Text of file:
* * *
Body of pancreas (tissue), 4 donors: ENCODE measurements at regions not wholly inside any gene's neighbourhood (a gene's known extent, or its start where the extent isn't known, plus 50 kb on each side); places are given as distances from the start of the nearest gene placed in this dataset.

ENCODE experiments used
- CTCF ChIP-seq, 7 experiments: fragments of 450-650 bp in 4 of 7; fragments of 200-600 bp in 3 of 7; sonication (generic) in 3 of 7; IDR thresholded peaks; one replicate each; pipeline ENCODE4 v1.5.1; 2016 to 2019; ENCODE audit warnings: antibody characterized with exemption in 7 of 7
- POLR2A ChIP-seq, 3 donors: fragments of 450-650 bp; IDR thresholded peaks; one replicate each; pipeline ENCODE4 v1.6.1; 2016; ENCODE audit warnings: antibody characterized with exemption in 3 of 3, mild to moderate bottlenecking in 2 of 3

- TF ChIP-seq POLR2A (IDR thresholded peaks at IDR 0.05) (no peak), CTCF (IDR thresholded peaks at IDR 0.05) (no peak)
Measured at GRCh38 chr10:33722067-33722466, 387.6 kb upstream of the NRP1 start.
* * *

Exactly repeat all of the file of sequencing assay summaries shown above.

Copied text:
Body of pancreas (tissue), 4 donors: ENCODE measurements at regions not wholly inside any gene's neighbourhood (a gene's known extent, or its start where the extent isn't known, plus 50 kb on each side); places are given as distances from the start of the nearest gene placed in this dataset.

ENCODE experiments used
- CTCF ChIP-seq, 7 experiments: fragments of 450-650 bp in 4 of 7; fragments of 200-600 bp in 3 of 7; sonication (generic) in 3 of 7; IDR thresholded peaks; one replicate each; pipeline ENCODE4 v1.5.1; 2016 to 2019; ENCODE audit warnings: antibody characterized with exemption in 7 of 7
- POLR2A ChIP-seq, 3 donors: fragments of 450-650 bp; IDR thresholded peaks; one replicate each; pipeline ENCODE4 v1.6.1; 2016; ENCODE audit warnings: antibody characterized with exemption in 3 of 3, mild to moderate bottlenecking in 2 of 3

- TF ChIP-seq POLR2A (IDR thresholded peaks at IDR 0.05) (no peak), CTCF (IDR thresholded peaks at IDR 0.05) (no peak)
Measured at GRCh38 chr10:33722067-33722466, 387.6 kb upstream of the NRP1 start.